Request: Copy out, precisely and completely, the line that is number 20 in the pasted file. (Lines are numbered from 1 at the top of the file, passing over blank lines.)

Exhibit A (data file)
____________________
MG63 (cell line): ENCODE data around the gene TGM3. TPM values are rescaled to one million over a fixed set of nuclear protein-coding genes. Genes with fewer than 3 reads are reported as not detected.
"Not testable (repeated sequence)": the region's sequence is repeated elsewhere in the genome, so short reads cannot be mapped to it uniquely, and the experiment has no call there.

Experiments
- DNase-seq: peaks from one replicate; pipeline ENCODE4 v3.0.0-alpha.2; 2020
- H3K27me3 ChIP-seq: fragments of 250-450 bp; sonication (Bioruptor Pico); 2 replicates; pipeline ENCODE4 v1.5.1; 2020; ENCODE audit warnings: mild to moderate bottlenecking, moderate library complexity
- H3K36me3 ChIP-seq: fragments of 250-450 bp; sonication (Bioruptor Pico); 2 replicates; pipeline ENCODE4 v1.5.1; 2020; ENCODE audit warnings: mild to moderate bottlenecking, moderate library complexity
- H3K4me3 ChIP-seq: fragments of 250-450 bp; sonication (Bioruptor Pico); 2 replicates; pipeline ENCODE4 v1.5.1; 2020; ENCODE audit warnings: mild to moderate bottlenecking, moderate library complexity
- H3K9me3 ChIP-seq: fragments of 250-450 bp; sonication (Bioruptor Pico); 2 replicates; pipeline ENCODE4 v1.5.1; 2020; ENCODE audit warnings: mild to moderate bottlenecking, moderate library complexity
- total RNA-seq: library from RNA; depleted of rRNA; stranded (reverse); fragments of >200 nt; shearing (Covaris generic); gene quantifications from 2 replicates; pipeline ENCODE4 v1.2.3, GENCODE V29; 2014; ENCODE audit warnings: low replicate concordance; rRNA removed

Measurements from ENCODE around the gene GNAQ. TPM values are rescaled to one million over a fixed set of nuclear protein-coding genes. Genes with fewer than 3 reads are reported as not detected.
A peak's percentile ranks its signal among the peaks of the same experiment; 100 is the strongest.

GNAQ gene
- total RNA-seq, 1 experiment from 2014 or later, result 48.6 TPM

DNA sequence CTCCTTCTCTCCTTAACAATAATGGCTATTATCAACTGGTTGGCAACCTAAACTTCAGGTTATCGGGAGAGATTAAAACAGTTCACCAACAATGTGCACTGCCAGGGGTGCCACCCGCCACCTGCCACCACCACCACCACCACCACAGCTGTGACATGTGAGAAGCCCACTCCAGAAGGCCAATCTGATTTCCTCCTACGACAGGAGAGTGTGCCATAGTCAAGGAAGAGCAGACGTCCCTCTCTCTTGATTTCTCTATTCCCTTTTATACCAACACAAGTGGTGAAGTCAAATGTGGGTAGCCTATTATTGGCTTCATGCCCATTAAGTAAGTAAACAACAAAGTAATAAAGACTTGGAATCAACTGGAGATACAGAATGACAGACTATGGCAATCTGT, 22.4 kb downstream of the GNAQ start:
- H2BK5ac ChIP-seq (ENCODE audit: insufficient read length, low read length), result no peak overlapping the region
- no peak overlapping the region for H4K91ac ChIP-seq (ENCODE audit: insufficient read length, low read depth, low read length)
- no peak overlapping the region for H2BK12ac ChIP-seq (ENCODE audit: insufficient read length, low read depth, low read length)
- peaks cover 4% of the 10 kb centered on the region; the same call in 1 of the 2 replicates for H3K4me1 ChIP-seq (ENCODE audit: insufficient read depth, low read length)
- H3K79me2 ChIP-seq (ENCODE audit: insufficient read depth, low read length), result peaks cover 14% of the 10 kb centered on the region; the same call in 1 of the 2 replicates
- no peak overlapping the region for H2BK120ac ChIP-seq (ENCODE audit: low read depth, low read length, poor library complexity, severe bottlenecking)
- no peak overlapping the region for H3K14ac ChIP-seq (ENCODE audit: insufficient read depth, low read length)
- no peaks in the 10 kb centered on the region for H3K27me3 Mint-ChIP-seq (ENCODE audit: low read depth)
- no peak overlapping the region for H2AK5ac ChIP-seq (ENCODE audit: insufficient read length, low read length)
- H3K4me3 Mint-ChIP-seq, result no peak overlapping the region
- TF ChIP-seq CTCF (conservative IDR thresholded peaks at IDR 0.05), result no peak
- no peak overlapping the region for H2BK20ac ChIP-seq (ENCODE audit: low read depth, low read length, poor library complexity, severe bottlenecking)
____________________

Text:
- no peak overlapping the region for H2BK120ac ChIP-seq (ENCODE audit: low read depth, low read length, poor library complexity, severe bottlenecking)